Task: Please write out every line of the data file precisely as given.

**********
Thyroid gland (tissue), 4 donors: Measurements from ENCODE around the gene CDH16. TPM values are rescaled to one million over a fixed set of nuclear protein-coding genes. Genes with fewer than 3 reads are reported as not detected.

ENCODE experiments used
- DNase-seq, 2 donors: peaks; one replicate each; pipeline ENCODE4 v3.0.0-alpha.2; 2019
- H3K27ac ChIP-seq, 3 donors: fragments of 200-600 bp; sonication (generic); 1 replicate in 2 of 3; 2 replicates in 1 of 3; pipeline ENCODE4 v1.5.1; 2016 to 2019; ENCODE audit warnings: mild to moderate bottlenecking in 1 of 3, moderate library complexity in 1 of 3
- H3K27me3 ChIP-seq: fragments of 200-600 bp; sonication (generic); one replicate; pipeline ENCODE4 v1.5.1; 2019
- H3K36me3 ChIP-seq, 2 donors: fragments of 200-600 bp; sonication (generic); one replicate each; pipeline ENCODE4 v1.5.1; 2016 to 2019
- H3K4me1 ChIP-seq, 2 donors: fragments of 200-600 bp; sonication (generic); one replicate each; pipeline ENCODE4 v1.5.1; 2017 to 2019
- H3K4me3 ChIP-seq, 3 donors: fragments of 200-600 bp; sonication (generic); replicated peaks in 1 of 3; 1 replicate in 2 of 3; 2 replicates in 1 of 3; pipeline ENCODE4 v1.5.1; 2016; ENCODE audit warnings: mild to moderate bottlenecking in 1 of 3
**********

Thyroid gland (tissue), 4 donors: Measurements from ENCODE around the gene CDH16. TPM values are rescaled to one million over a fixed set of nuclear protein-coding genes. Genes with fewer than 3 reads are reported as not detected.

ENCODE experiments used
- DNase-seq, 2 donors: peaks; one replicate each; pipeline ENCODE4 v3.0.0-alpha.2; 2019
- H3K27ac ChIP-seq, 3 donors: fragments of 200-600 bp; sonication (generic); 1 replicate in 2 of 3; 2 replicates in 1 of 3; pipeline ENCODE4 v1.5.1; 2016 to 2019; ENCODE audit warnings: mild to moderate bottlenecking in 1 of 3, moderate library complexity in 1 of 3
- H3K27me3 ChIP-seq: fragments of 200-600 bp; sonication (generic); one replicate; pipeline ENCODE4 v1.5.1; 2019
- H3K36me3 ChIP-seq, 2 donors: fragments of 200-600 bp; sonication (generic); one replicate each; pipeline ENCODE4 v1.5.1; 2016 to 2019
- H3K4me1 ChIP-seq, 2 donors: fragments of 200-600 bp; sonication (generic); one replicate each; pipeline ENCODE4 v1.5.1; 2017 to 2019
- H3K4me3 ChIP-seq, 3 donors: fragments of 200-600 bp; sonication (generic); replicated peaks in 1 of 3; 1 replicate in 2 of 3; 2 replicates in 1 of 3; pipeline ENCODE4 v1.5.1; 2016; ENCODE audit warnings: mild to moderate bottlenecking in 1 of 3